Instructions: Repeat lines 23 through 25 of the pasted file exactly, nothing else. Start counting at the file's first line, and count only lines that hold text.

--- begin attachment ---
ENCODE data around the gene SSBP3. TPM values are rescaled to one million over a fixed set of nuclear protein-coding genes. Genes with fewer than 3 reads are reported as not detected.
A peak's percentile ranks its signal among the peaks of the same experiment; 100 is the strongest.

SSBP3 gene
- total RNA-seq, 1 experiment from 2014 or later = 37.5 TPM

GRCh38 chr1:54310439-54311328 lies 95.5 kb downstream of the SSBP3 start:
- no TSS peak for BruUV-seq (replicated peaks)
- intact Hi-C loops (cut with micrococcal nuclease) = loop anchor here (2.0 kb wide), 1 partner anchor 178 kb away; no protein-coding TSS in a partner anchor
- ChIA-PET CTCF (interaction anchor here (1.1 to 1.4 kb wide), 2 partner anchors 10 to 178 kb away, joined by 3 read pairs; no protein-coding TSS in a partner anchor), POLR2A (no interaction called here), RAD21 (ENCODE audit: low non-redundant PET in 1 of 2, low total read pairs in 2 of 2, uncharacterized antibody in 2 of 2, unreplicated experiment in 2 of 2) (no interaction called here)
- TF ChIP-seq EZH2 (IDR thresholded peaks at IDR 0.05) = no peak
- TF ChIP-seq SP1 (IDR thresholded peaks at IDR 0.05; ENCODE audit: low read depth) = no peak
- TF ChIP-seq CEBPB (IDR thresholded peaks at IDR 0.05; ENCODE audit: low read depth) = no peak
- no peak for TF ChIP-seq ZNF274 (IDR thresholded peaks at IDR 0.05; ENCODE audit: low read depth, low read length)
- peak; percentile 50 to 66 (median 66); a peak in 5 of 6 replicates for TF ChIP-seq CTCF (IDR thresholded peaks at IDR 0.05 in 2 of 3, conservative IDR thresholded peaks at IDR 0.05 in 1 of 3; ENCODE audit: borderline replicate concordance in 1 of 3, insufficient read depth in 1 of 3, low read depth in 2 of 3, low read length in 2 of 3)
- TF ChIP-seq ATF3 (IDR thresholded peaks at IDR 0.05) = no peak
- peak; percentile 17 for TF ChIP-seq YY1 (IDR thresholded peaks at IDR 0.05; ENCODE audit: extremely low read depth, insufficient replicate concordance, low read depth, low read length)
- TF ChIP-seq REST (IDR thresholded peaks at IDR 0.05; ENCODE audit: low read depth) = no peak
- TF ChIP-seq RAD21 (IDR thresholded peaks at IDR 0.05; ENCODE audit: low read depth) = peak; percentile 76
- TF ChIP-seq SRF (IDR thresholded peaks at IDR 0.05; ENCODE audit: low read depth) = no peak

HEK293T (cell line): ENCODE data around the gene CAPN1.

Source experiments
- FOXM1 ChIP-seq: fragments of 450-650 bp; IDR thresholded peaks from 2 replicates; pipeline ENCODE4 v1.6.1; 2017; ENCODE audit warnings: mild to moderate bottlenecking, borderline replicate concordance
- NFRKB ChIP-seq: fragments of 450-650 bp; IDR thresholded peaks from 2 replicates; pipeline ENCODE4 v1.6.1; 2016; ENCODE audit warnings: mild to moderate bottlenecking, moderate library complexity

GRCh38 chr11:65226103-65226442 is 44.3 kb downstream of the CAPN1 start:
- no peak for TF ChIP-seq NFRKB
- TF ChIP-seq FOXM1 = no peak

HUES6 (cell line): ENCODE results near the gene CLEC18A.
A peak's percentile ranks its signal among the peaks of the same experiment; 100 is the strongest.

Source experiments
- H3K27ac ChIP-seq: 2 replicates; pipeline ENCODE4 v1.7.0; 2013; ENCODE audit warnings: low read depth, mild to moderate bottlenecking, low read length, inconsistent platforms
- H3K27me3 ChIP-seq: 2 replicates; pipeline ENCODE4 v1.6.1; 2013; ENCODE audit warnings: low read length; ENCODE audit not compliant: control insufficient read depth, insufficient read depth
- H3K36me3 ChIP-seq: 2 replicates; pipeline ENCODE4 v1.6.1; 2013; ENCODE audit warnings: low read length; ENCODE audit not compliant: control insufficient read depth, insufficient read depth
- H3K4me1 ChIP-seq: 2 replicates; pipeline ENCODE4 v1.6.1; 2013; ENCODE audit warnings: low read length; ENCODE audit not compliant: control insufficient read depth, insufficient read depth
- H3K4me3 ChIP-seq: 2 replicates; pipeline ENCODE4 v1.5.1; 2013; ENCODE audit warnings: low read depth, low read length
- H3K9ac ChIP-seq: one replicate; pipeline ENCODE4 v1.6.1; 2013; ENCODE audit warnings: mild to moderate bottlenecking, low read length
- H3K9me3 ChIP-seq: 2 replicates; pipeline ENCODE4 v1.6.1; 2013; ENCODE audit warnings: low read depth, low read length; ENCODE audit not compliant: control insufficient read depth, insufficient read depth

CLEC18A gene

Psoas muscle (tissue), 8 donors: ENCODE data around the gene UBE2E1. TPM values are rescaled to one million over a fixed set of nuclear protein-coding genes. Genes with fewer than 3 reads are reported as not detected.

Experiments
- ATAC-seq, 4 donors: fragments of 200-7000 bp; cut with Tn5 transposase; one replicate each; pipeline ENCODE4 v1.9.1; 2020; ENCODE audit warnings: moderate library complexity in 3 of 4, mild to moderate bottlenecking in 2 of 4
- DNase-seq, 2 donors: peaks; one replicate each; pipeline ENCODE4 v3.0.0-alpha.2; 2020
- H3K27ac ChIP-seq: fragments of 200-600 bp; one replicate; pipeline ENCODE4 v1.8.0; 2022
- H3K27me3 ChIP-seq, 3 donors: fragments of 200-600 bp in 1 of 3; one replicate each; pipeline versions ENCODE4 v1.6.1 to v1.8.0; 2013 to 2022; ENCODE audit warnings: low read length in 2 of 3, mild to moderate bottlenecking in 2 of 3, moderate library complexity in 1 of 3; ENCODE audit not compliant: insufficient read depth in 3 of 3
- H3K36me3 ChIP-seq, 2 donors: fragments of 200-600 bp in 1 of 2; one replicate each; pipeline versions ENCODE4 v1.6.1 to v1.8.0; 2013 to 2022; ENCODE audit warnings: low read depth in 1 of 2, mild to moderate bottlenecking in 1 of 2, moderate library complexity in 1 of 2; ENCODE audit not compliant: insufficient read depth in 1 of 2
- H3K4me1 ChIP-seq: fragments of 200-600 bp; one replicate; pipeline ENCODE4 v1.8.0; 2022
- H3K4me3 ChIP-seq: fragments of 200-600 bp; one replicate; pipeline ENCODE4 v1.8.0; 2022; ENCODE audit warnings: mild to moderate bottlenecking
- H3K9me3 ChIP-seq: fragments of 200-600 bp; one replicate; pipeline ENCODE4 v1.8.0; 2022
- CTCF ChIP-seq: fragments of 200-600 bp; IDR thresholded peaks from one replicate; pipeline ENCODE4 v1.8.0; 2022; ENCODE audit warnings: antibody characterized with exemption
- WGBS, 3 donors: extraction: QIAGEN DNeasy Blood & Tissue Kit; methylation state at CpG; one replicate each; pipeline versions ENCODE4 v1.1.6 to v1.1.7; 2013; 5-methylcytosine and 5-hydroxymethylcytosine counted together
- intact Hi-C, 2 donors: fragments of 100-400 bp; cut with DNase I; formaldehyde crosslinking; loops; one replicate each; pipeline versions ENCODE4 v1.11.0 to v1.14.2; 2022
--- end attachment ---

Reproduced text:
GRCh38 chr11:65226103-65226442 is 44.3 kb downstream of the CAPN1 start:
- no peak for TF ChIP-seq NFRKB
- TF ChIP-seq FOXM1 = no peak